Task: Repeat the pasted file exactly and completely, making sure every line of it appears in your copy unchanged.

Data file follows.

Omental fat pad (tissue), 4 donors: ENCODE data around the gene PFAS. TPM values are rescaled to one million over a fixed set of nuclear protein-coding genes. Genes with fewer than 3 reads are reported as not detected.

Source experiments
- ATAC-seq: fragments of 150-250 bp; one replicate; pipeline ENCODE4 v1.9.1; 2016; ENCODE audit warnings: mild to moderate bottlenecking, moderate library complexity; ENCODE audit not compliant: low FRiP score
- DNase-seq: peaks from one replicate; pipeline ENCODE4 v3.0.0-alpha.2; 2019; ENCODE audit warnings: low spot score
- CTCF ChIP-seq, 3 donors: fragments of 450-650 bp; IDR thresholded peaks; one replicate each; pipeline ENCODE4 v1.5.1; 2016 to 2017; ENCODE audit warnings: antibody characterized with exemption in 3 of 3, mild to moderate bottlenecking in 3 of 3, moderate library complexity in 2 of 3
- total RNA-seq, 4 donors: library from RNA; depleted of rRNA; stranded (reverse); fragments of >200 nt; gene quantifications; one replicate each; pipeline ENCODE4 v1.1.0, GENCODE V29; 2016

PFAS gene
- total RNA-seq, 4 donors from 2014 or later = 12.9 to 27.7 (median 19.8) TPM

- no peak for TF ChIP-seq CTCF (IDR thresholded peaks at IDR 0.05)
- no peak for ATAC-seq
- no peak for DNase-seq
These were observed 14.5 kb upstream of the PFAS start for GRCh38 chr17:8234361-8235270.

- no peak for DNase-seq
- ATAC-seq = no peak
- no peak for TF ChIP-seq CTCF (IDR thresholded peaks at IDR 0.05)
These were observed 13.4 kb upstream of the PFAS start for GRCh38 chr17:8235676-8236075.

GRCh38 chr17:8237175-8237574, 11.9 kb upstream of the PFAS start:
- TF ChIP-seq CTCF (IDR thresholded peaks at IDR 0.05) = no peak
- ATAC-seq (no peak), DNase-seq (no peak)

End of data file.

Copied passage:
Omental fat pad (tissue), 4 donors: ENCODE data around the gene PFAS. TPM values are rescaled to one million over a fixed set of nuclear protein-coding genes. Genes with fewer than 3 reads are reported as not detected.

Source experiments
- ATAC-seq: fragments of 150-250 bp; one replicate; pipeline ENCODE4 v1.9.1; 2016; ENCODE audit warnings: mild to moderate bottlenecking, moderate library complexity; ENCODE audit not compliant: low FRiP score
- DNase-seq: peaks from one replicate; pipeline ENCODE4 v3.0.0-alpha.2; 2019; ENCODE audit warnings: low spot score
- CTCF ChIP-seq, 3 donors: fragments of 450-650 bp; IDR thresholded peaks; one replicate each; pipeline ENCODE4 v1.5.1; 2016 to 2017; ENCODE audit warnings: antibody characterized with exemption in 3 of 3, mild to moderate bottlenecking in 3 of 3, moderate library complexity in 2 of 3
- total RNA-seq, 4 donors: library from RNA; depleted of rRNA; stranded (reverse); fragments of >200 nt; gene quantifications; one replicate each; pipeline ENCODE4 v1.1.0, GENCODE V29; 2016

PFAS gene
- total RNA-seq, 4 donors from 2014 or later = 12.9 to 27.7 (median 19.8) TPM

- no peak for TF ChIP-seq CTCF (IDR thresholded peaks at IDR 0.05)
- no peak for ATAC-seq
- no peak for DNase-seq
These were observed 14.5 kb upstream of the PFAS start for GRCh38 chr17:8234361-8235270.

- no peak for DNase-seq
- ATAC-seq = no peak
- no peak for TF ChIP-seq CTCF (IDR thresholded peaks at IDR 0.05)
These were observed 13.4 kb upstream of the PFAS start for GRCh38 chr17:8235676-8236075.

GRCh38 chr17:8237175-8237574, 11.9 kb upstream of the PFAS start:
- TF ChIP-seq CTCF (IDR thresholded peaks at IDR 0.05) = no peak
- ATAC-seq (no peak), DNase-seq (no peak)